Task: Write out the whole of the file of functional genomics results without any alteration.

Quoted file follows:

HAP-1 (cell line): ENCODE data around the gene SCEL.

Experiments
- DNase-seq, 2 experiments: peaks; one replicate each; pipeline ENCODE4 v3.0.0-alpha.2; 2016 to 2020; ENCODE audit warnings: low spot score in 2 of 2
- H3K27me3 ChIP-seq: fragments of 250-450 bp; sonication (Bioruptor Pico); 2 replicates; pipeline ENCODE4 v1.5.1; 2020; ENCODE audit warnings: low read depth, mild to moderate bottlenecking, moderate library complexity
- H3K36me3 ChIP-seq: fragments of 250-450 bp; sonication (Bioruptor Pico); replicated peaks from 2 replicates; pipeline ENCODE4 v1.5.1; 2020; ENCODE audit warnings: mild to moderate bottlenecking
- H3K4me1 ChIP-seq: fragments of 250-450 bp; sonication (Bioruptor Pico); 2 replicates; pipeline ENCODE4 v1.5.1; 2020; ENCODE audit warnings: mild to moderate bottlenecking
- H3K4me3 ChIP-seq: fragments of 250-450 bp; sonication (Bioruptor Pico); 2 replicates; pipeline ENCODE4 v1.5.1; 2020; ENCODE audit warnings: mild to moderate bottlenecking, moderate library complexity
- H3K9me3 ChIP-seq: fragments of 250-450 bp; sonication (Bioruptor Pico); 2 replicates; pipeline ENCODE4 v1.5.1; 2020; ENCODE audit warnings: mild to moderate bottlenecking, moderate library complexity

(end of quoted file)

HAP-1 (cell line): ENCODE data around the gene SCEL.

Experiments
- DNase-seq, 2 experiments: peaks; one replicate each; pipeline ENCODE4 v3.0.0-alpha.2; 2016 to 2020; ENCODE audit warnings: low spot score in 2 of 2
- H3K27me3 ChIP-seq: fragments of 250-450 bp; sonication (Bioruptor Pico); 2 replicates; pipeline ENCODE4 v1.5.1; 2020; ENCODE audit warnings: low read depth, mild to moderate bottlenecking, moderate library complexity
- H3K36me3 ChIP-seq: fragments of 250-450 bp; sonication (Bioruptor Pico); replicated peaks from 2 replicates; pipeline ENCODE4 v1.5.1; 2020; ENCODE audit warnings: mild to moderate bottlenecking
- H3K4me1 ChIP-seq: fragments of 250-450 bp; sonication (Bioruptor Pico); 2 replicates; pipeline ENCODE4 v1.5.1; 2020; ENCODE audit warnings: mild to moderate bottlenecking
- H3K4me3 ChIP-seq: fragments of 250-450 bp; sonication (Bioruptor Pico); 2 replicates; pipeline ENCODE4 v1.5.1; 2020; ENCODE audit warnings: mild to moderate bottlenecking, moderate library complexity
- H3K9me3 ChIP-seq: fragments of 250-450 bp; sonication (Bioruptor Pico); 2 replicates; pipeline ENCODE4 v1.5.1; 2020; ENCODE audit warnings: mild to moderate bottlenecking, moderate library complexity